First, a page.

1981 was a great year at the arcades. There were over 350 different arcade games released that year alone, and I’m pretty sure that I played each and every one of them! Thanks for the allowance Mom!
Since this was, for all intents and purposes, the second truly full year of the immense popularity of arcade games, it was inevitable that sequels would be on the minds of the geniuses who were producing this new and immensely popular new form of entertainment.
Of course, no game was as popular in the previous year than the granddaddy of modern video games, Pac-Man. Much like Space Invaders before it, Pac-Man was a certifiable hit both in the US and overseas. Millions of quarters passed through its coin slots monthly and it seemed like there was no end in sight. It was so popular that an actual Long Play album was produced titled “Pac-Man Fever” by the artists Buckner and Garcia. So you would think that it stood to reason that given this major popularity world-wide that a sequel was a total no brainer, right?
If you thought that, you would be wrong. Namco, the company responsible for Pac-Man, was not quick to move forward with a sequel at all. In fact the creator of Pac-Man, Toru Iwatano, was a man beside himself. It was not common for a company in Japan to share their profit margins with the creators of their games, but unfortunately for Namco, word got around to Toru and he wasn’t having any of it. He asked for more money and was told no. Quitting your job in Japan is completely frowned upon, so Toru basically pulled all of his toys together and refused to make games for the next 29 years!
America though was not going to sit by patiently and go without a new Pac-Man game. General Computer Corporation (GCC), whose name does not make you think of arcade games at all, decided to make a quick conversion kit for Pac-Man in the hopes of getting it licensed by Namco. GCC tested their conversion kit to much success. They had also made a conversion kit for Missile Command the year before and were sued by Atari for it, so they moved much slower in working with Namco.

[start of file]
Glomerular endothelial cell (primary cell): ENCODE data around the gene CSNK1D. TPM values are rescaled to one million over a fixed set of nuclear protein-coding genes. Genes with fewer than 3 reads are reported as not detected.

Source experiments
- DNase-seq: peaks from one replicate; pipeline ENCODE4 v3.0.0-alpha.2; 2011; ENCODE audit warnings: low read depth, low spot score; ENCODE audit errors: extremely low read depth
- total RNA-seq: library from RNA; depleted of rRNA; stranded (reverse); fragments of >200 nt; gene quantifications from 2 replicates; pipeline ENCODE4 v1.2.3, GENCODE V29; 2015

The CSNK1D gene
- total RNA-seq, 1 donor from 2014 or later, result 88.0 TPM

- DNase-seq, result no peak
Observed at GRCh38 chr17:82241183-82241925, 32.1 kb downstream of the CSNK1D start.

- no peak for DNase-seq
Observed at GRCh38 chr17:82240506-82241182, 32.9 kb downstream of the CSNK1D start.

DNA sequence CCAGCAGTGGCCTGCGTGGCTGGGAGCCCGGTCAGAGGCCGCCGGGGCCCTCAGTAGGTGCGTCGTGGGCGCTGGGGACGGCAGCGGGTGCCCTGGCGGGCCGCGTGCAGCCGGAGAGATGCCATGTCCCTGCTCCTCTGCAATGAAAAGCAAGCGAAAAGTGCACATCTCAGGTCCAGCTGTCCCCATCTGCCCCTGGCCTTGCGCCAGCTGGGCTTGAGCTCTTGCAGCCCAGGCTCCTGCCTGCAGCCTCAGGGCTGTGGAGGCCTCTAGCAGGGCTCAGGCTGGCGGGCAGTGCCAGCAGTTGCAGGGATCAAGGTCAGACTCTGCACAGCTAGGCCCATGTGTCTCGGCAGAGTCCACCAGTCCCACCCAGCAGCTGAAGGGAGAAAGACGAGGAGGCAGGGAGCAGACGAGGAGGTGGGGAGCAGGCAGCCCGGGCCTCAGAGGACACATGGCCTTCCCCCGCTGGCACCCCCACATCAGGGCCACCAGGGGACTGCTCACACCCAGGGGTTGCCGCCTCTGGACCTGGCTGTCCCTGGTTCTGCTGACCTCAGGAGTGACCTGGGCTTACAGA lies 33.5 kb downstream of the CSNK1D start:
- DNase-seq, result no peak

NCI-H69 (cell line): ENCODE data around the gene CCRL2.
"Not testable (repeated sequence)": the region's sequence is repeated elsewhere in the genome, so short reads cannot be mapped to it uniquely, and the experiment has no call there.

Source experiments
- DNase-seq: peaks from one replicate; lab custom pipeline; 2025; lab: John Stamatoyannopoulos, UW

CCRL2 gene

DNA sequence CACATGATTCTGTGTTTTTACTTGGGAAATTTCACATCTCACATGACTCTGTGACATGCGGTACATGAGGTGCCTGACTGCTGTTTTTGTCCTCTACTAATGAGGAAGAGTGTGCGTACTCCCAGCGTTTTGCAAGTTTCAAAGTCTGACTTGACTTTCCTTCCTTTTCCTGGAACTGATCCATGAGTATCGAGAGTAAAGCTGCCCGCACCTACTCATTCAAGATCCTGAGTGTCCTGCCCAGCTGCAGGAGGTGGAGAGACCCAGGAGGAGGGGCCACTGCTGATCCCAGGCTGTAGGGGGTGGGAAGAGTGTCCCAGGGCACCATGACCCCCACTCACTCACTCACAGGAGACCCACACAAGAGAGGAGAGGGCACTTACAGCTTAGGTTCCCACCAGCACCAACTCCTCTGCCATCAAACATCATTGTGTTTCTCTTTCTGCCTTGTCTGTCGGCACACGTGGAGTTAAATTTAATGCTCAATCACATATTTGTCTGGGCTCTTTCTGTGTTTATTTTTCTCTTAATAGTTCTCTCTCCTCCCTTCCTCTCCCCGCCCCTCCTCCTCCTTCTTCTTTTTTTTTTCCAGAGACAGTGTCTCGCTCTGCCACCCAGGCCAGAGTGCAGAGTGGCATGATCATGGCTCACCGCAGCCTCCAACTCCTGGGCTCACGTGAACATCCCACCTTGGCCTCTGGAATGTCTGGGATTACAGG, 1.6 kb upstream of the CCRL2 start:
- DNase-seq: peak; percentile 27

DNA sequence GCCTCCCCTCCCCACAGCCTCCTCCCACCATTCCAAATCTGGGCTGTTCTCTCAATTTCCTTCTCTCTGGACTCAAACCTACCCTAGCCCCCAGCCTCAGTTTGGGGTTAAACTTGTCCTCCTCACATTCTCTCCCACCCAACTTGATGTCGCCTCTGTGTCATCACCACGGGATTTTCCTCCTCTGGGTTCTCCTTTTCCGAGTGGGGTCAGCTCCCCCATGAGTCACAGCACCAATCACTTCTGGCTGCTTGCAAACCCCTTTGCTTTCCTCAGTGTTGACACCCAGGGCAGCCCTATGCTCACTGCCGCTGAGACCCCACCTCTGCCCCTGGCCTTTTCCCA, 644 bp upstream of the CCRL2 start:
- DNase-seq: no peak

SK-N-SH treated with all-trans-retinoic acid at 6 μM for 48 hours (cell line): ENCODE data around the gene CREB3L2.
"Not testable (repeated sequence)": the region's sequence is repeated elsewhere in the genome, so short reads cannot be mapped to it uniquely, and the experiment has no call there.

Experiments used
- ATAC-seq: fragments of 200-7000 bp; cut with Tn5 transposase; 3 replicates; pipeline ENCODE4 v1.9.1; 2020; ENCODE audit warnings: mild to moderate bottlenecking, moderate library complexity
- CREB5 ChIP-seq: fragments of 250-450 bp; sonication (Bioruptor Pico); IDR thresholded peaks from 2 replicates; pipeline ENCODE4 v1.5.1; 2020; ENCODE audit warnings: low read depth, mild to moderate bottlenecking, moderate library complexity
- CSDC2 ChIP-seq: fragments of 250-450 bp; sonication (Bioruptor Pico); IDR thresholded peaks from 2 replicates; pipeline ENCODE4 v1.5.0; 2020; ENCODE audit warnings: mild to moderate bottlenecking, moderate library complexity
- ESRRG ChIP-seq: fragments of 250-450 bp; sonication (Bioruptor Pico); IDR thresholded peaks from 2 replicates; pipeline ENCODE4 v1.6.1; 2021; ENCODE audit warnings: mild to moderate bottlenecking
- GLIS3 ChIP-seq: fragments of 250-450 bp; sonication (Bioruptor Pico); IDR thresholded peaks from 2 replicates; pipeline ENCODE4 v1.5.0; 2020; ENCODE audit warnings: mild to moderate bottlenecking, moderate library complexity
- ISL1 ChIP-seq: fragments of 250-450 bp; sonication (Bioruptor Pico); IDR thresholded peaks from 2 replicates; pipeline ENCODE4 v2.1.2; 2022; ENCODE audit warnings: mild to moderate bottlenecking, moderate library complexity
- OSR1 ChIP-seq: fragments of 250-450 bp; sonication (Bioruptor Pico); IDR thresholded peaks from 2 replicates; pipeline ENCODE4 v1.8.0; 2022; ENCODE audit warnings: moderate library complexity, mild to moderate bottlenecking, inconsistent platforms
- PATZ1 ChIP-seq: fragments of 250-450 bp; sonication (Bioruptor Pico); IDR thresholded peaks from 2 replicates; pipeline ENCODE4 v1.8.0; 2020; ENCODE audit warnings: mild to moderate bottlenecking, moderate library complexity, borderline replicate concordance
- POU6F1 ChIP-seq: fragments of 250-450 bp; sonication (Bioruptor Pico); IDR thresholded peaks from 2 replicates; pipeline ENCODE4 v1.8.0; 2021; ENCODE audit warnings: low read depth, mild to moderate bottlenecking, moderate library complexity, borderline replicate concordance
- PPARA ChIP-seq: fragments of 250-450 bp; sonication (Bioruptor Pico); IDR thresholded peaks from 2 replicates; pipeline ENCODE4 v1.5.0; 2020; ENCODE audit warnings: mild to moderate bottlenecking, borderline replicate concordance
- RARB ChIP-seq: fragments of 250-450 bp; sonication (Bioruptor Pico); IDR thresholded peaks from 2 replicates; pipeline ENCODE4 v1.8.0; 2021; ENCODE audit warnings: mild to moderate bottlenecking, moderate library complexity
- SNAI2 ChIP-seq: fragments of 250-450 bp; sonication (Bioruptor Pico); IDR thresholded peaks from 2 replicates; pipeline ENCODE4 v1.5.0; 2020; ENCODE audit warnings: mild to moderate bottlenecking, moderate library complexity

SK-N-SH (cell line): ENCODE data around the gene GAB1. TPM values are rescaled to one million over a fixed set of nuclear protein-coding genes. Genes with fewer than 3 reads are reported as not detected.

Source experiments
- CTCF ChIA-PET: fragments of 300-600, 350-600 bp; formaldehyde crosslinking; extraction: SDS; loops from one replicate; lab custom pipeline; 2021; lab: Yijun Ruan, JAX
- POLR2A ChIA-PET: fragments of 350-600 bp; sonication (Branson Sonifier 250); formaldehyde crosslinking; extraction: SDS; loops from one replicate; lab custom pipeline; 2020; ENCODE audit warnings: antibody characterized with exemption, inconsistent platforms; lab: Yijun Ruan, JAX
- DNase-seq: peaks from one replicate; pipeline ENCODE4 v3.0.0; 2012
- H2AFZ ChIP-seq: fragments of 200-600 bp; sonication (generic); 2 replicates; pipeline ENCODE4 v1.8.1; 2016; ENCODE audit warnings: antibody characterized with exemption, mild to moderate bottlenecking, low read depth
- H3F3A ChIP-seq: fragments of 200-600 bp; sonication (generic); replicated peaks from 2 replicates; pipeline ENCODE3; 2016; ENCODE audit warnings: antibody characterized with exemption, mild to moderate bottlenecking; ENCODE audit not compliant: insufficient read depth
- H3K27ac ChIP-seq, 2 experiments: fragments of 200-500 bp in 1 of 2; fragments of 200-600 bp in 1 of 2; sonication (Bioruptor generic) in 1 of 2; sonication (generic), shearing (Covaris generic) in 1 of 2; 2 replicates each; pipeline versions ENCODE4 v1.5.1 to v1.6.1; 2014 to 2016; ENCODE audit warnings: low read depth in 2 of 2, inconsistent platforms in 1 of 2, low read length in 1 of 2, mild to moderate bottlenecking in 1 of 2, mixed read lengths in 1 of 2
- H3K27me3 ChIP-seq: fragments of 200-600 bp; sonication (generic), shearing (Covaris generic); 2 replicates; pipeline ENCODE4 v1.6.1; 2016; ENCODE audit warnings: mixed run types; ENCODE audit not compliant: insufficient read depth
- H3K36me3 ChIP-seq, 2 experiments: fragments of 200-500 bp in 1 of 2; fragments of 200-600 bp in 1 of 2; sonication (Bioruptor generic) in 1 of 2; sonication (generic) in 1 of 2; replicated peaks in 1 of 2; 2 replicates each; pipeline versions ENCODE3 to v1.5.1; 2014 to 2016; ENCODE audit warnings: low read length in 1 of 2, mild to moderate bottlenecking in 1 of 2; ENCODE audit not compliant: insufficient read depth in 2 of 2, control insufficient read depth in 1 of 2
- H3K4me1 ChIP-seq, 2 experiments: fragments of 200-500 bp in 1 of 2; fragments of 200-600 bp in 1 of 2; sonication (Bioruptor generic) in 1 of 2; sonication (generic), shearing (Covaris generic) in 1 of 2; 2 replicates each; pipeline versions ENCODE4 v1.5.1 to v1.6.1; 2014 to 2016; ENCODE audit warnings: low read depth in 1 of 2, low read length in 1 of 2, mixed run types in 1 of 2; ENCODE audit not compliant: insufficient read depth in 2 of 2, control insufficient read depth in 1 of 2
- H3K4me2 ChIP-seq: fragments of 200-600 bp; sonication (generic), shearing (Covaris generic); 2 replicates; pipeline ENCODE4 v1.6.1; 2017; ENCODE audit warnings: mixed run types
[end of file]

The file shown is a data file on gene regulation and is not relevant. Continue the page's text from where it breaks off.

Namco saw this conversion and in it, they saw the light at the end of their tunnel. They basically took the conversion kit as-is, and only changed the graphics – they put an eye, a bow, lip stick, and a beauty mark on gold ole Pac-Man and they had their newest million dollar maker. They didn’t even change the ghosts at all, but GCC changed the logic that the ghosts followed as they chased Ms. Pac around.
Here is a shot of the game:
Needless to say, Ms. Pac-Man was yet another bonified monster hit for Namco. Even more so than the original Pac-Man as this time around women flocked to the machine because the previous hero was now a heroine!
Merchandising for Pac-Man and Ms. Pac-Man was basically a license to print money on every continent. You can find the entire Pac-Family on just about anything you can think of. I personally have seen toilet paper, clocks, leather jackets, sun glasses, shot glasses, underwear, and even tattoos (seen here – [via] Body Mod):
Of course every gaming console has seen Pac-Man and Ms. Pac-Man come to it. Most recently, Namco released Pac-Man Championship DX for the Xbox 360 and I am happy to tell you that Toru Iwitani, the very creator of Pac-Man himself, was at the helm of that project and is once again building awesome games for our enjoyment. This game is once again heralding in a whole new generation of gamers who are once again trying to take that coveted top spot on the high score board!
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